What’s the best vehicle for drivers who demand utmost luxury, yet live on a mountain top that’s only accessible via an abandoned logging trail?
Engine: 4.6L V8
Power: 301 hp, 329 lb-ft
Transmission: 6-speed automatic
EPA Fuel Economy (MPG): 15 city, 20 hwy
CAN Fuel Economy (L/100 km): 15.7 city, 11.7 hwy
US Price: Starts at $50,780/$65,570 as-tested
CAN Price: Starts at $69,850
Some flavor of Range Rover is an obvious choice, but these British beasts are not known for their long-term reliability. Of course, a Jeep Wrangler or Grand Cherokee can venture far off the beaten path, though they’re not always appealing to clientele with truly discriminating tastes. What’s a well-off woodsman (or woman) to do? How about a trek to the nearest Lexus dealer?
This Japanese automaker’s GX 460 can go places and do things many motorists would never expect. Despite available mahogany-wood trim and acres of sumptuous leather, it can go wheel-to-wheel with the world’s best off-roaders.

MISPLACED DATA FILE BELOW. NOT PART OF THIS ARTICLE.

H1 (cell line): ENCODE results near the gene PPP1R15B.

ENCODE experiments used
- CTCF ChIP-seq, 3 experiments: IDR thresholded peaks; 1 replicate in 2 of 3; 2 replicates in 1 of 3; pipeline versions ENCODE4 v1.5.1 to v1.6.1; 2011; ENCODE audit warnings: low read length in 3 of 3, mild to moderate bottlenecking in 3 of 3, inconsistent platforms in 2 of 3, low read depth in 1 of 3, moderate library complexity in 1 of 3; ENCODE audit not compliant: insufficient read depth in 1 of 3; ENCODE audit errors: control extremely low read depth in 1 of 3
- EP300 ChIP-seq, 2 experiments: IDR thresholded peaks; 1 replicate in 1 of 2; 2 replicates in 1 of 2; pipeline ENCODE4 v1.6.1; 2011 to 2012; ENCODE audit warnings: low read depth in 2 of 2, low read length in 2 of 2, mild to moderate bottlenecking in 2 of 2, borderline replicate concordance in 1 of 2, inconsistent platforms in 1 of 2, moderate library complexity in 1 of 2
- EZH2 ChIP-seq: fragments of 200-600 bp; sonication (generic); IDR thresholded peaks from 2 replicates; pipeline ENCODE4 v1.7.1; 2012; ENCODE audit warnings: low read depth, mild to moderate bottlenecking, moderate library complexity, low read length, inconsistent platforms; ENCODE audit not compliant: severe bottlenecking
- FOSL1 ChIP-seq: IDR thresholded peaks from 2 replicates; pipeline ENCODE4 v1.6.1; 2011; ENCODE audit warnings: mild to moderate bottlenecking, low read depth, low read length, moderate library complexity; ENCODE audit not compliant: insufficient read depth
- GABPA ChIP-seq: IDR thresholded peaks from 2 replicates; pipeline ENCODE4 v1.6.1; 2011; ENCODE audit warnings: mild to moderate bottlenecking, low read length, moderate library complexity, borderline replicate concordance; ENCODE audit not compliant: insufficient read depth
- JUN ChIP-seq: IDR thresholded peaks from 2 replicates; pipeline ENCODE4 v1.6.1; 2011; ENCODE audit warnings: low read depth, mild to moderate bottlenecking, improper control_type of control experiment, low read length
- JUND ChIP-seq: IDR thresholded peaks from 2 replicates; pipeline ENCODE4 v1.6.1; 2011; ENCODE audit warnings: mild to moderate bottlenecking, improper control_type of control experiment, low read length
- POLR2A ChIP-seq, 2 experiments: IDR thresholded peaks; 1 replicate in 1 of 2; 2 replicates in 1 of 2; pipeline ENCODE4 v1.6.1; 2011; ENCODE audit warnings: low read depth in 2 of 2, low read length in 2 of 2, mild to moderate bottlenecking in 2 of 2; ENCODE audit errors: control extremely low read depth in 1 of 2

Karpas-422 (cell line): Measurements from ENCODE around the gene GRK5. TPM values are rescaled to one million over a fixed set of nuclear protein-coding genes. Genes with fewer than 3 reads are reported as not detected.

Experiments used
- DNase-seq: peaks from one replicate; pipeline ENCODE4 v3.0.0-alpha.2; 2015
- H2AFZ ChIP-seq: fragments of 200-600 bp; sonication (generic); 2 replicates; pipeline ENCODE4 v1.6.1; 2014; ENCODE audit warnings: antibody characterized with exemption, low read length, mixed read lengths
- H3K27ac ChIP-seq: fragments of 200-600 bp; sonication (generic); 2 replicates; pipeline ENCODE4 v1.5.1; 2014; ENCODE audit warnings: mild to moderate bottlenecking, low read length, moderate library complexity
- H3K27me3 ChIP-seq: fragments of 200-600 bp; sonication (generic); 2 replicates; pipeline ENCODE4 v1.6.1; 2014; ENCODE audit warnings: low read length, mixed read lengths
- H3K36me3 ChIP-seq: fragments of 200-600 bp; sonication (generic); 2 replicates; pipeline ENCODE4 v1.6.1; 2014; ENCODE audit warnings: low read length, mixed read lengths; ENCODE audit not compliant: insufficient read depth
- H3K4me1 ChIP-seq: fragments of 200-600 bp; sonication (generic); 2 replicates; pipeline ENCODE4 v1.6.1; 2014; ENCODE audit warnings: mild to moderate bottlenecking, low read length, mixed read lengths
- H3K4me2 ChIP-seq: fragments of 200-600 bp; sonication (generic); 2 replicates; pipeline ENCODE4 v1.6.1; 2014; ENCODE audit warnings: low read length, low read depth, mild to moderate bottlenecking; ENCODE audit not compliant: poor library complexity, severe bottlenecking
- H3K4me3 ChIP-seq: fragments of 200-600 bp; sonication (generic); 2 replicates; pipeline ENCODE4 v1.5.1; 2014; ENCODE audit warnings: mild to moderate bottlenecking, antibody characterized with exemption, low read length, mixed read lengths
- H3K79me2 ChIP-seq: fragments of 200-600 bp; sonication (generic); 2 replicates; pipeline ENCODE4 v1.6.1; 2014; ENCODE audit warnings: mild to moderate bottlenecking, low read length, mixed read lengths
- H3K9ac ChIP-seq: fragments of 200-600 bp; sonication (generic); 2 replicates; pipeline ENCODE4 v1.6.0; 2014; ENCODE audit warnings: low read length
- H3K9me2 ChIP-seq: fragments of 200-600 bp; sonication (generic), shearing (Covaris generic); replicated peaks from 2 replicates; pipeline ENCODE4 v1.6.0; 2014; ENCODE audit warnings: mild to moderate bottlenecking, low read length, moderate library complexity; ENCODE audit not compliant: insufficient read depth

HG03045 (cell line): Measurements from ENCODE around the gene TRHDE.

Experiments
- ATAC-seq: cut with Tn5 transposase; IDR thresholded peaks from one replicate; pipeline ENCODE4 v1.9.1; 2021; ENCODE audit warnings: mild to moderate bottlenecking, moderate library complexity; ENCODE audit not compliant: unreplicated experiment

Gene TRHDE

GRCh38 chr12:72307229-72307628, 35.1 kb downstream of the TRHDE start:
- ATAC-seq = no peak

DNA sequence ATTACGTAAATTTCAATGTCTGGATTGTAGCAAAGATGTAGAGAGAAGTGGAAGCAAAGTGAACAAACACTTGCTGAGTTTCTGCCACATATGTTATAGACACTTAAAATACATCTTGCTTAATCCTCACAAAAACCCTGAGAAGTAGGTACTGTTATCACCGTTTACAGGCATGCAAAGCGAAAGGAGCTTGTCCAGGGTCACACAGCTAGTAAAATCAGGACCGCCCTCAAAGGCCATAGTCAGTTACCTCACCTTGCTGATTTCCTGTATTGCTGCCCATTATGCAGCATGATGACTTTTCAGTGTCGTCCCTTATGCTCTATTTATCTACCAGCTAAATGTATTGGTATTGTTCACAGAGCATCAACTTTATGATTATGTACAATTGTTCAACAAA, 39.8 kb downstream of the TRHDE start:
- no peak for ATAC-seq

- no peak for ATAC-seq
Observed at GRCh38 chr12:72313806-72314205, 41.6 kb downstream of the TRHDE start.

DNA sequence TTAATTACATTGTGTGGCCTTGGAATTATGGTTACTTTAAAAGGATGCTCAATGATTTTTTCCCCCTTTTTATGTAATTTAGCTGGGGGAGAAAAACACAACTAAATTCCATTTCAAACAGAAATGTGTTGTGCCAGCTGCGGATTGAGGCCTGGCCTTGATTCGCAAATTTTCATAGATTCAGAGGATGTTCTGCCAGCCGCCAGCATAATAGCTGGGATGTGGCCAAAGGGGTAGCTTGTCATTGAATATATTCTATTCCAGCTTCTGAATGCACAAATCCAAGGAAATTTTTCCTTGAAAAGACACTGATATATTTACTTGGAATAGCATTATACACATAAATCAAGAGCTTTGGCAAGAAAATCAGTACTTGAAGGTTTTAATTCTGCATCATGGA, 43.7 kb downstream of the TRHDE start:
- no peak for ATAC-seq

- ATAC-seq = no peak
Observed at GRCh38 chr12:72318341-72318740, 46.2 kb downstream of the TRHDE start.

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Unlike modern crossovers, this high-brow SUV features traditional body-on-frame construction and even has a live rear axle. From its very foundation, the GX 460 is built to take a beating, able to reach places no $66,000 vehicle should ever be driven.
Giving this Lexus mountain goat capability is full-time four-wheel drive. Unlike less-dedicated systems, every wheel is driven at all times. Additionally, a Torsen limited-slip differential varies the fore-and-aft torque split. In normal driving, it’s apportioned 40 percent front, 60 rear, though like a blackjack dealer, it can shuffle that around without batting an eye.
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Other dedicated off-road features include a standard Kinetic Dynamic Suspension System, which functions like a stabilizer-bar disconnect. On road, it limits body roll yet still allows for maximum wheel articulation when the pavement ends and things get crazy.